Meyer Domiplan 50/2.8 - is it this bad?

Discussion in 'Classic Manual Cameras' started by laur|1, Jan 21, 2010.

  1. I just got a Domiplan yesterday - I was curious to sample East German optic but it seems I picked the wrong lens model to start with. My copy is in very good mechanical condition and the glass is clear, but the IQ wide open is just horrible. Stopping down the lens seems to produce small progress towards acceptable IQ, but I've never seen a lens so bad.
    Is this the way this lens was meant to behave optically? Or am I missing some tiny adjustment? The rear element can be removed easily as it is only kept in place by those three screws - I'm wondering if it got misaligned, or if tinkering with it may make the results better. I tried a bit, but I don't see much improvement and I don't think there are really too many ways of mounting it. I'll probably try placing it in reverse position, just for fun, to see if things can get even worse optically.
  2. I had one of these for a few hours and traded it for a 50/2 Zeiss Pancolar. The Domiplan has a terrible reputation. It is not one of the better East German lenses. The 50/2.8 Tessar is supposed to be good and the Pancolar was surprisingly good.
  3. The Domiplan can be quite sharp. It is also in demand [by the DSLR adapters] for the way it renders the OOF planes in the image. However, it was mass produced as a low priced triplet. So the Quality Control was not consistent. You may try collimating the lens. I have two Domiplans that produce excellent results. See my earlier posts here on PN. You may also want to look into MF lenses website for their sample pictures in color using the Domiplan. Its mechanical construction was not very durable compared to other DDR lenses, in many cases. Optically, it was/is as good as the other triplets, such as, the Ludwig Meritar. I won't throw it away; I would try and restore it. Regards, sp
  4. I got this lens to use with a DSLR, indeed. At 2.8 it seems almost incapable of rendering fine detail and it looks as if it has not focused anywhere - even in the viewfinder the image never gets to look properly focused. There may be some use for it stopped down, but I'm not sure why I should bother carrying around an f/11 lens, other than to prove it could be used.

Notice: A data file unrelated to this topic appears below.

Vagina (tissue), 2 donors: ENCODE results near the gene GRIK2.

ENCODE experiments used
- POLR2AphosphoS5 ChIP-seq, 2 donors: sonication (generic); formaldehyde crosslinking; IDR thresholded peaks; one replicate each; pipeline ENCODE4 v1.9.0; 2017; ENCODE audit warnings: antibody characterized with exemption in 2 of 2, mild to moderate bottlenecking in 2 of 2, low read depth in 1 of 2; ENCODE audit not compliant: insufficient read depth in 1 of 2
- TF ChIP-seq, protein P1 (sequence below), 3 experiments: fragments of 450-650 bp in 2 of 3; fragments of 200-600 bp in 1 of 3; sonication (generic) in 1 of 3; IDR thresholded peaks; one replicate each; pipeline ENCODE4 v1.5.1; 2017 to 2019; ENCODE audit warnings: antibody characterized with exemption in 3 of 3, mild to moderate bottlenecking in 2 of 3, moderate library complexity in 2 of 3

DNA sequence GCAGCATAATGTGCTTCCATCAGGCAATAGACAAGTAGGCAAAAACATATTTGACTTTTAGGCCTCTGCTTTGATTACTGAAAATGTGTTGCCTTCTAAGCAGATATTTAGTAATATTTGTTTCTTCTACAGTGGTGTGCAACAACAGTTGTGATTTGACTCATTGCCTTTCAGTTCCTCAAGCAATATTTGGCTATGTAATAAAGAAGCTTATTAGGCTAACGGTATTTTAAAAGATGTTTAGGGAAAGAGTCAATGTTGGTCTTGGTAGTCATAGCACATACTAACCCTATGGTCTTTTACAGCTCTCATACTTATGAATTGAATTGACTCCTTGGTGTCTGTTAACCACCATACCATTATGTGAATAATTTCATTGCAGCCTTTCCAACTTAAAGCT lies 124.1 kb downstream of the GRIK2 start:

Do I have to do anything special when fixing the rear element back in? I don't have any special equipment for collimating the elements, and taking it to a shop would cost more than I paid for it. I imagine the distance between it and the front element is not an issue, only the orientation (parallel to front) and the centering should matter ,right?
    I've seen some pictures taken with the Domiplan before purchasing it. I'm not getting results anyway close to their sharpness - even when stopped down to f/5.6.
  5. These are 40 to 50 year old lenses. You always take a gambler's risk on the sample you are bidding for or buying. Who knows how many previous owners used or abused it in how many ways? sp.
  6. 'My copy is in very good mechanical condition and the glass is clear" You can't rule out the possibility that the glass is clear because a previous owner took it apart to clean it. "I'll probably try placing it in reverse position, just for fun" Perhaps a previous owner has already done exactly that? Which would explain a great deal.
  7. That's the lens that was on my first SLR, and Exa 1a, back in thr 1970s. I got reasonably good results from it.
  8. Yes, the lens is old, but it is clean and the aperture and focusing are working fine. There's no sign of abuse and it's not solid enough that it could withstand much. The optical design is simple enough - there are only two groups - there aren't that many things that can go wrong with it. So, I tinkered with it a bit more. And somehow it seems to work better now. It's still not impressive wide-open, but it's reached an acceptable level now.
    I've removed the rear element and mounted it backwards and then I discovered it cannot be used this way - that element is not symmetric. So there's only one way to assemble it.
    So, I've put it back again and I tightened the screws back slowly trying to keep it concentric to the hole in which it sat. Then I tried it again and this time it looked better. I'll try it out this weekend if the weather will be nice and I'll post some results.
  9. The Domiplan has a terrible reputation. Oddly enough, it was my first lens, in the late sixties, and looking back at my negatives from then (I'm in the process of a big scanning project for all my neg and slide files), the images from that old Domiplan are remarkably sharp and contrasty. From what I've seen from others in the this and similar forums, the poor reputation is warranted, and I think I have been simply very lucky in getting a good one out of a pretty shoddy quality control system. You've a better bet in the Tessar that's been recommended.